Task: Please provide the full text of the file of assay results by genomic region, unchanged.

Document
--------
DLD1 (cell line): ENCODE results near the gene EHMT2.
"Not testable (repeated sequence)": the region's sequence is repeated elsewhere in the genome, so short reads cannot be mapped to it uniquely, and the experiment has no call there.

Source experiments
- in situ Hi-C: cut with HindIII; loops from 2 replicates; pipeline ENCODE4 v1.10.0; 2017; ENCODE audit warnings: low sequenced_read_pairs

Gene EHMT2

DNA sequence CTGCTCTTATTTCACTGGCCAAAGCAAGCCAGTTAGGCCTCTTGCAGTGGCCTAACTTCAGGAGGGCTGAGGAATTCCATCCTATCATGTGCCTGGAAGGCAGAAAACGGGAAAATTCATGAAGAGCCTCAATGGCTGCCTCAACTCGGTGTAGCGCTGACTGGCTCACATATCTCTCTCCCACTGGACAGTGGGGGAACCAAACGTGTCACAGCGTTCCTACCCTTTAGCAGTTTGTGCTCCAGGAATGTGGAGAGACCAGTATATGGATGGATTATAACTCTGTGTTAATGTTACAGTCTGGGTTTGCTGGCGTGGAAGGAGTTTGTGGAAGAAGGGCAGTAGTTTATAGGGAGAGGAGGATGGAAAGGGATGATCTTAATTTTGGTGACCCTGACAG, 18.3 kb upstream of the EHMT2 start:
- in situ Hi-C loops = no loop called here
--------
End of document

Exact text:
DLD1 (cell line): ENCODE results near the gene EHMT2.
"Not testable (repeated sequence)": the region's sequence is repeated elsewhere in the genome, so short reads cannot be mapped to it uniquely, and the experiment has no call there.

Source experiments
- in situ Hi-C: cut with HindIII; loops from 2 replicates; pipeline ENCODE4 v1.10.0; 2017; ENCODE audit warnings: low sequenced_read_pairs

Gene EHMT2

DNA sequence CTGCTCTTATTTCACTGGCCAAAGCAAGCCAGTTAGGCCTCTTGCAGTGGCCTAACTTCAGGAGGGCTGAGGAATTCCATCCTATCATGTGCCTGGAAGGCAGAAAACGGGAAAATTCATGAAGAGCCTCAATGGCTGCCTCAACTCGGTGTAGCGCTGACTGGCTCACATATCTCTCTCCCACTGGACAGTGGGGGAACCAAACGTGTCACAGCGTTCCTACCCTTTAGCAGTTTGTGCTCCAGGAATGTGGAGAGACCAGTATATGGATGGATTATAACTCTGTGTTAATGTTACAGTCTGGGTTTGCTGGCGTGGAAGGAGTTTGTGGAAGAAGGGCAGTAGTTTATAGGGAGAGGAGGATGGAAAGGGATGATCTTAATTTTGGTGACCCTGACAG, 18.3 kb upstream of the EHMT2 start:
- in situ Hi-C loops = no loop called here